Based on these results and also on the results of a retrospective comparison with lenalidomide alone called Re-MIND, the FDA saw fit to approve the combination of tafasitamab plus lenalidomide very recently.

The primary and secondary end point outcomes are fascinating. We saw an overall response rate of about 60%, and a complete response rate of about 40%. In the CAR [chimeric antigen receptor] T-cell results, we see complete remission rates of 50% to 70%. These results are fairly impressive for a salvage chemotherapy-type treatment. This isn’t conventional chemotherapy. I think people are pretty impressed by the data here. That said, it’s risky to compare across trials. You shouldn’t be doing it, because there are different patient populations in some of these different relapsed lymphoma trials. It’s possible that the drugs are just darn effective. They clearly are, but as I mentioned before, it wasn’t the most heavily pretreated population—with a median of 2 prior therapies but 49% of patients having received only 1 prior therapy. Again, there are other trials out there that have more heavily pretreated patients.

The other factor here is that they excluded primary refractory disease, which we know has a less favorable outcome and less chemotherapy sensitivity compared with patients who relapse a year later, like the patient in our case. While they excluded primary refractory disease, about 18% of the patients on the trial did have primary refractory disease that had relapsed between 3 and 6 months. But again, that factor might have impacted the response rates that we’re seeing. But, clearly it’s still an effective treatment that’s nice to have available for patients.

In terms of the toxicities, there’s a comparison between the toxicities that occurred on the combination part of therapy and the toxicities that occurred on the tafasitamab-alone arm after 1 year of therapy. You can see that the toxicities go down significantly for the patients who are on tafasitamab alone. A lot of the toxicities from this combination are coming from the lenalidomide. We think most of the neutropenia, certainly the rash, some of the diarrhea, may be coming from the lenalidomide. For doctors who are accustomed to treating patients with lenalidomide, as most of us are, we’re pretty good at it and we feel that lenalidomide has manageable toxicities. This is a relatively well-tolerated regimen that any oncologist should be comfortable giving once you get the hang of it.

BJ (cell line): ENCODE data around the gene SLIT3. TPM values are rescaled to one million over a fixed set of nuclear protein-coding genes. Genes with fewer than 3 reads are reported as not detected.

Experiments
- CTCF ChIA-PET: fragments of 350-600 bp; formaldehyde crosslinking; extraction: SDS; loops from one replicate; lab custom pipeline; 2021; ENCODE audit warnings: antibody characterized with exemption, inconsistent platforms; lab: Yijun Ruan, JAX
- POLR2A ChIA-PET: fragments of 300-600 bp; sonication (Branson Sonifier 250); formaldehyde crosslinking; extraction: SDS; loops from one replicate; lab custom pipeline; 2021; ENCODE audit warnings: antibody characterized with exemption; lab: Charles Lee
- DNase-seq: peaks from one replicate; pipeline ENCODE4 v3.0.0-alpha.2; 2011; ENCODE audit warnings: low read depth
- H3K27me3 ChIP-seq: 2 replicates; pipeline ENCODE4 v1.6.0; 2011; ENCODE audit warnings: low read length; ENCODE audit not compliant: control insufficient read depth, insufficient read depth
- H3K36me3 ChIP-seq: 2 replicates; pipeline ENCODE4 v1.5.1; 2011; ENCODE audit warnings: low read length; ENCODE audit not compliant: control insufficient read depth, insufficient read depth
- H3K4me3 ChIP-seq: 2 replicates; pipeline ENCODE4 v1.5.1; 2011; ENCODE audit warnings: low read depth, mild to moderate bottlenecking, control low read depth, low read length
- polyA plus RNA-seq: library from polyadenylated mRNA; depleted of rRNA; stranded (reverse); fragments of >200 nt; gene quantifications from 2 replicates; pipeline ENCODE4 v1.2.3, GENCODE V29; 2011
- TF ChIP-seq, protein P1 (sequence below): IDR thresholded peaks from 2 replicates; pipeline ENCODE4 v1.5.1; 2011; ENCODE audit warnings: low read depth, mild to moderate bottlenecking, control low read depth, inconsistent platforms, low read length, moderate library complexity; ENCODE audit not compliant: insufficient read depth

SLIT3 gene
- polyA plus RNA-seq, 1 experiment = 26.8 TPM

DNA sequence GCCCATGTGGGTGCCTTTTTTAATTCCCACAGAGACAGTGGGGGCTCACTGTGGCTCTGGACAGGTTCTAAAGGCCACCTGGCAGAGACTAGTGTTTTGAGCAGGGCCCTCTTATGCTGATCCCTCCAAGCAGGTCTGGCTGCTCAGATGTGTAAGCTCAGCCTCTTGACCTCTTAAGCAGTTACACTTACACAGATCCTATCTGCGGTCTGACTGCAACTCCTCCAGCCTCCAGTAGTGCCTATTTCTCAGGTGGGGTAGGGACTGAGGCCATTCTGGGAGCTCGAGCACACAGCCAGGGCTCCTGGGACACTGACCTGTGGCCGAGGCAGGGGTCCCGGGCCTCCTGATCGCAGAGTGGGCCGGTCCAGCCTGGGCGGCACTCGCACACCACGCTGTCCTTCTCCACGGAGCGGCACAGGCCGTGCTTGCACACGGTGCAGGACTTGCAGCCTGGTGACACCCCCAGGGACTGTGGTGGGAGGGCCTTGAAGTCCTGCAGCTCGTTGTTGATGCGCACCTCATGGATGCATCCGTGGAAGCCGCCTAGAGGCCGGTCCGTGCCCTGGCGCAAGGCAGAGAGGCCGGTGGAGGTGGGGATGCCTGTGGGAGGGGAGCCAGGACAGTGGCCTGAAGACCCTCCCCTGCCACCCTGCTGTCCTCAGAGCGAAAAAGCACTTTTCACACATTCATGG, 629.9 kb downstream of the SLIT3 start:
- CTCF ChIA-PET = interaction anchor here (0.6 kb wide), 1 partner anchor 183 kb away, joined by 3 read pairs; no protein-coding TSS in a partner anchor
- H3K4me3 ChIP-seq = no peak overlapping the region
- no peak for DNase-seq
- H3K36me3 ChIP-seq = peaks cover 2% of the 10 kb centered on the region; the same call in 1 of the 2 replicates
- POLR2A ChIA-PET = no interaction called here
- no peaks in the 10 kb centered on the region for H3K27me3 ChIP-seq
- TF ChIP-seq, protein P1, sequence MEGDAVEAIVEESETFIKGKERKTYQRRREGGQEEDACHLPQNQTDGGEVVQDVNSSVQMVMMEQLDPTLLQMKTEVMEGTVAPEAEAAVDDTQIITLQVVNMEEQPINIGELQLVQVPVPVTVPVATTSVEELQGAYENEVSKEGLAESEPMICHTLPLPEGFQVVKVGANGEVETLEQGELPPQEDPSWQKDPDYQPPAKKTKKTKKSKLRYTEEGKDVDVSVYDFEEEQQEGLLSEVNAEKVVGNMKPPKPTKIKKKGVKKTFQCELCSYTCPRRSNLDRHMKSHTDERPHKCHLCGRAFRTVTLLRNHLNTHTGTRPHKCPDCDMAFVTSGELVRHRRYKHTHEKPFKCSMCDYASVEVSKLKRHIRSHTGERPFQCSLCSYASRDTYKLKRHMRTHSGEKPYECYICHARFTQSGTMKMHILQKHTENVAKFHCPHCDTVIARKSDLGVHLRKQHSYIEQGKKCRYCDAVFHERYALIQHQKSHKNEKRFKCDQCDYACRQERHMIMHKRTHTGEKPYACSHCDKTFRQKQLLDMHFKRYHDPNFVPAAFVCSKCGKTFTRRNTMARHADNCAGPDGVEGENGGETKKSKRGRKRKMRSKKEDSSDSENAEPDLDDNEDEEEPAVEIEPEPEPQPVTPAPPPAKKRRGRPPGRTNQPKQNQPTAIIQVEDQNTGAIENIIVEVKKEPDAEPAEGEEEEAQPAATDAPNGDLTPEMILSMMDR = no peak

Transcript edited for clarity.

Case: A 77-Year-Old Woman With DLBCL

Initial Presentation

  • A 77-year-old woman presented with loss of appetite, fatigue and shortness of breath
  • PMH: post-menopausal; DM, medically controlled
  • PE: palpable inguinal lymphadenopathy; splenomegaly
  • ECOG PS 1

Clinical Work-up

  • Labs: Hb 9.8 g/dL; all others WNL
  • FEV1 45 %
  • Hepatitis B, C and HIV negative
  • Core needle biopsy of the inguinal node: CD20-positive diffuse large B-cell lymphoma, non-GCB subtype. FISH panel: t(14;18) with a BCL2 rearrangement; no MYC or BCL6 rearrangement
  • Imaging:
    • Whole body PET/CT scan showed FDG avidity the inguinal lymph node region, largest node 3.3 cm; splenomegaly; and a small suspicious lung lesion
  • Bone marrow biopsy: involvement with DLBCL
  • Conclusion: stage IV DLBCL, non-GCB subtype
  • IPI score high-risk; CNS relapse score intermediate risk


  • Treated with R-CHOP for 6 cycles
  • End-of-treatment PET/CT demonstrates a Deauville 2 complete remission
  • 1 year later while in surveillance she presents with new cervical, axillary, mediastinal, and abdominal lymphadenopathy
  • Core needle biopsy of an axillary node confirms a relapse of DLBCL, non-GCB subtype
  • Based on her age of 78 years and performance status, you consider her to be transplant-ineligible
  • You elect to initiate tafasitamab + lenalidomide